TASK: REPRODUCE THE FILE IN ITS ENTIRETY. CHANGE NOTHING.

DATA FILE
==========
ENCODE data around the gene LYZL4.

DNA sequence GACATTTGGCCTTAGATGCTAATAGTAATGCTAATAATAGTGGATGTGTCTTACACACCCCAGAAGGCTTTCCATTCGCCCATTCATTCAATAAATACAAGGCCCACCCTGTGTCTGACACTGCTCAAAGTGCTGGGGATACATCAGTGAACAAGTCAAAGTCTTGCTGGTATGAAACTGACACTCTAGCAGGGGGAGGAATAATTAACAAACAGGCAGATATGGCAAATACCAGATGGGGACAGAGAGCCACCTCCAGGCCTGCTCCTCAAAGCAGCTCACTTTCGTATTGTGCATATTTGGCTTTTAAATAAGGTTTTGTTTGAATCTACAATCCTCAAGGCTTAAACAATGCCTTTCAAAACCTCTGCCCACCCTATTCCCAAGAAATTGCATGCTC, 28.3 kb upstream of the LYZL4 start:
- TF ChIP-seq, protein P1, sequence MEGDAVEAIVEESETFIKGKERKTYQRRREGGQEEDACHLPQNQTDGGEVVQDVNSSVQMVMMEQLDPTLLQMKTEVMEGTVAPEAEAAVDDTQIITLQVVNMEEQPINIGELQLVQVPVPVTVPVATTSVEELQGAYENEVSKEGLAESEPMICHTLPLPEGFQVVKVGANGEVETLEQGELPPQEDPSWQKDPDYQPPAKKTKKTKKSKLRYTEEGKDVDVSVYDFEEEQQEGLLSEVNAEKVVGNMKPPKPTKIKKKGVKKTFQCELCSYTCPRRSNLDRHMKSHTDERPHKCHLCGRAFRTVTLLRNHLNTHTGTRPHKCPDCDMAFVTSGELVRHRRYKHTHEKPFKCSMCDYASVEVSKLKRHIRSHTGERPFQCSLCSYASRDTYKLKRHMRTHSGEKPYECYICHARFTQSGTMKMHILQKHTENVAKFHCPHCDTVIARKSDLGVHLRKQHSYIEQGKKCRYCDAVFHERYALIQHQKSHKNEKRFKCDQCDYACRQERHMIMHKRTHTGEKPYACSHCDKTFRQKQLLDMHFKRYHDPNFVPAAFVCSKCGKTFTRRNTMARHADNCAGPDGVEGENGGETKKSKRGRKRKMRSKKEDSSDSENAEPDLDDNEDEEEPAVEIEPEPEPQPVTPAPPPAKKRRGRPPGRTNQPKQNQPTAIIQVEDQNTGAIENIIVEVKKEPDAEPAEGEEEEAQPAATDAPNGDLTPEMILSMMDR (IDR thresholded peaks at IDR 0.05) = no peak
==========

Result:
ENCODE data around the gene LYZL4.

DNA sequence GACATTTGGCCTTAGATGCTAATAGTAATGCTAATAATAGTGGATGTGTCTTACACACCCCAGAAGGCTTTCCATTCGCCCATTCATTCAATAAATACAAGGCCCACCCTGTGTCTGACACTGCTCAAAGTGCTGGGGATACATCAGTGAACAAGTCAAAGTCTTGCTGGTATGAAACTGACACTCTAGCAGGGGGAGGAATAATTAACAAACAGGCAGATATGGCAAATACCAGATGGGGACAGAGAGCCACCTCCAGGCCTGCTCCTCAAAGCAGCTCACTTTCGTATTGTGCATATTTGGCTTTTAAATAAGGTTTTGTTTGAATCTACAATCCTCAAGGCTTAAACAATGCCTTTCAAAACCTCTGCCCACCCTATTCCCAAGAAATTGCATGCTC, 28.3 kb upstream of the LYZL4 start:
- TF ChIP-seq, protein P1, sequence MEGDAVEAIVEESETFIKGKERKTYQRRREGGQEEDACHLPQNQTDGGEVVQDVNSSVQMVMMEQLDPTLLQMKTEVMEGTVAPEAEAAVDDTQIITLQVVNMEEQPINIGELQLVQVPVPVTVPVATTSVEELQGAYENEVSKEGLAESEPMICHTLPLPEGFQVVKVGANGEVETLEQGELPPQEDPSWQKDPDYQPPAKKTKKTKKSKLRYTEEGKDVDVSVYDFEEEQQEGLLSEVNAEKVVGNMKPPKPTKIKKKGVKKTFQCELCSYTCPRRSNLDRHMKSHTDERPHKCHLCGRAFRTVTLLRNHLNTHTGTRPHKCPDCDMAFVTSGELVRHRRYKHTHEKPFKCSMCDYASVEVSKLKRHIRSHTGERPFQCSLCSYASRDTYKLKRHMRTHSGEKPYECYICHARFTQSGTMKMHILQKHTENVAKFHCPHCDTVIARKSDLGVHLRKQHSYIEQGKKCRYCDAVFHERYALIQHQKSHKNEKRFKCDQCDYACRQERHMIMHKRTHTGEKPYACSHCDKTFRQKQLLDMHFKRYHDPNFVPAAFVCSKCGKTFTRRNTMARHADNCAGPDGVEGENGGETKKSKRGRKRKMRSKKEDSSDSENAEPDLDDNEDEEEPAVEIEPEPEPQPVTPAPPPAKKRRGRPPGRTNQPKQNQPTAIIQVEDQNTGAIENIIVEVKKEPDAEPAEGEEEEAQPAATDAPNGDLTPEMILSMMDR (IDR thresholded peaks at IDR 0.05) = no peak